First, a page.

The people of Bridlington have welcomed the town's state-of-the-art lifeboat to its new home.
The Antony Patrick Jones was brought ashore at 1.22 p.m. on Sunday 12 November marking the fact its RNLI number is 13-22 and hundreds stood on the south beach to catch a first glimpse of the boat.
At the helm was coxwain Stuart Tibbett, who said it was the proudest day in his 30 year career with the RNLI.
"It was amazing," he said. "I am so proud to be the coxwain who brought Bridlington's new lifeboat home. It was an honour to do it and I did get a bit teary as we saw Flamborough Head. She could be here for the next 50 years now, that's how long they are built for."
The lifeboat left RNLI headquarters in Poole in Dorset on Wednesday and travelled up the East Coast, staying over in Scarborough on Saturday night.
"It has been a long week and we have been training all the way up, and you really have to run this boat as a team," added Stuart.
They headed back south on Sunday, and were joined by the Bridlington inshore lifeboat, the town's existing Mersey-class boat the Marine Engineer, and Flamborough lifeboat, as it arrived in bay at lunchtime.
Plans to have Scarborough and Humber lifeboat longside them had to be cancelled because of the terrible weather and rough seas, however a number of fishing vessels formed part of the welcoming party.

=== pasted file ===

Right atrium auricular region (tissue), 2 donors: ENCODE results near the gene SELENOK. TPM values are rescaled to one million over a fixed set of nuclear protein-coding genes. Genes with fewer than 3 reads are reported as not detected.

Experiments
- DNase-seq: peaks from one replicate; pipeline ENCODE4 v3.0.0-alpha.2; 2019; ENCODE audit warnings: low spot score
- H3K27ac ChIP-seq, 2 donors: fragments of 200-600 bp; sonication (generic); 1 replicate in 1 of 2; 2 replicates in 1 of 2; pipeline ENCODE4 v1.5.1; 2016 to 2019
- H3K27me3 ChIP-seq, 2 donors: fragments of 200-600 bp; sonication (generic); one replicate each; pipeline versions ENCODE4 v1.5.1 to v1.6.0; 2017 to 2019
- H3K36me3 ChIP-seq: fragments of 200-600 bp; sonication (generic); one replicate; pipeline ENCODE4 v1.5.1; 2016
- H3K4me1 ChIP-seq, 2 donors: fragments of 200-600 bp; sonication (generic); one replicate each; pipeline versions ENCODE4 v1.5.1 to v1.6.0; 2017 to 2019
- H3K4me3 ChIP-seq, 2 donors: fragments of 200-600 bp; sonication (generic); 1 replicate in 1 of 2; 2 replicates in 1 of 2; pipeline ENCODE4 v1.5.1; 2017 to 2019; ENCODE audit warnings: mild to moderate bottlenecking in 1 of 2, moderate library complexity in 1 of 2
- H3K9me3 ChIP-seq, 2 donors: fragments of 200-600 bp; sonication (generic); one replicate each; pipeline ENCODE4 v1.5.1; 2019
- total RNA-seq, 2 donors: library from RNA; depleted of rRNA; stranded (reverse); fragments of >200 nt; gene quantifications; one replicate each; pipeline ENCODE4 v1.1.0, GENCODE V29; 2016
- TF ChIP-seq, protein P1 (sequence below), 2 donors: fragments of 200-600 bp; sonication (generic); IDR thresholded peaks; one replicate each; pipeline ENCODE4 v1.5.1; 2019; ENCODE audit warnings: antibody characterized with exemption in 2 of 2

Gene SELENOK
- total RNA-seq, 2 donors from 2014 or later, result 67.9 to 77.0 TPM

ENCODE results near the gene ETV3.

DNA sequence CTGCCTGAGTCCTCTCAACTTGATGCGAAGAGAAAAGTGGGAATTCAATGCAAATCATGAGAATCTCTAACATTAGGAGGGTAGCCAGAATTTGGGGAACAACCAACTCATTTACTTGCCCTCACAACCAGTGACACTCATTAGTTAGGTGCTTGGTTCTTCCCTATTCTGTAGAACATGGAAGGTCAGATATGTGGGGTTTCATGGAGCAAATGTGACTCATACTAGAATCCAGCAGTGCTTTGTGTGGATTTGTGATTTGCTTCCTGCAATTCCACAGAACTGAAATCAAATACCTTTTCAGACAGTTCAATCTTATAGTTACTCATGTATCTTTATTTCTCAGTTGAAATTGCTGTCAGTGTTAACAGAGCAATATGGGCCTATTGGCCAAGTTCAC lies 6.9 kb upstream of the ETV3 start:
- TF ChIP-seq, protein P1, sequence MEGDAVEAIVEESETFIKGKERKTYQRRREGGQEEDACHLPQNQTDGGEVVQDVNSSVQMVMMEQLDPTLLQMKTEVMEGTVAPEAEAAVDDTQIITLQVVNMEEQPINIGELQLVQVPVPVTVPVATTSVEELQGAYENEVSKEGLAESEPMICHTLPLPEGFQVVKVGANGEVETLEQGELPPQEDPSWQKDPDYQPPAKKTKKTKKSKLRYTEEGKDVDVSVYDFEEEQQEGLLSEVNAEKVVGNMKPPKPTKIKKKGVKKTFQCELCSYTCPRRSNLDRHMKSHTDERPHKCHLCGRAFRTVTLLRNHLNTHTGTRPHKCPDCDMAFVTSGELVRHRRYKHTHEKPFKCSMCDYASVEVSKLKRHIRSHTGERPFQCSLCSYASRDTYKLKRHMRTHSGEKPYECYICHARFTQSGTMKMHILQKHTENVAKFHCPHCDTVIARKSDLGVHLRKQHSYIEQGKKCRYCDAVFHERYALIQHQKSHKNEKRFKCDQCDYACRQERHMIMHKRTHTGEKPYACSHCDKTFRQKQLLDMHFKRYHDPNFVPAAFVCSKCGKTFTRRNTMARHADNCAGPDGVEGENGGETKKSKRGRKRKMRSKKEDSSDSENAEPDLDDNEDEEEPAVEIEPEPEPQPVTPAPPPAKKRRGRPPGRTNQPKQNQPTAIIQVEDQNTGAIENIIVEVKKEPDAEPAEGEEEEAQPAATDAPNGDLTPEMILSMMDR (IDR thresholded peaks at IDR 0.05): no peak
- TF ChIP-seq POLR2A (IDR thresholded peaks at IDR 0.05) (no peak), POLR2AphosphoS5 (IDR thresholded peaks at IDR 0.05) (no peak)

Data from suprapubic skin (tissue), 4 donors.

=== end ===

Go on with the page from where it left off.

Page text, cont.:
A rainbow over the harbour as the new arrival came into view added to the sense of occasion, and the crew gave a demonstration of its power and speed for the crowds who had gathered in terrible conditions.
They also laid a wreath at sea and made a brief detour into the harbour, before reaching dry land and being taken into the town's new lifeboat station for the first time.
Among those watching was Richard Dunk, Chairman of the management group at Bridlington Lifeboat Station. "It's unbelievable, the start of a fantastic chapter in the history of Bridlington Lifeboat and the community of Bridlington. Bearing in mind the weather, the turnout demonstrates what the lifeboat means to Bridlington. As a boat, it is an incredible piece of equipment - a tribute to the RNLI. We are thrilled it is here. It has been a long time coming but the day has finally arrived and we are very proud."
The new boat is capable of travelling far quicker than its predecessor, which has remained in Bridlington this week while the crew complete training on the Antony Patrick Jones.
It has been named after a local man who bequeathed a large amount of money to Bridlington RNLI which helped to fund the new boat.
Mr Jones was an only child and spent his childhood and young adult life in Bridlington. He was a keen horseman and was involved with assisting in Riding for the Disabled and also enjoyed swimming.
His late mother, Constance Jones, was an active member of Bridlington Ladies Lifeboat Guild.
An official naming ceremony will be held next year.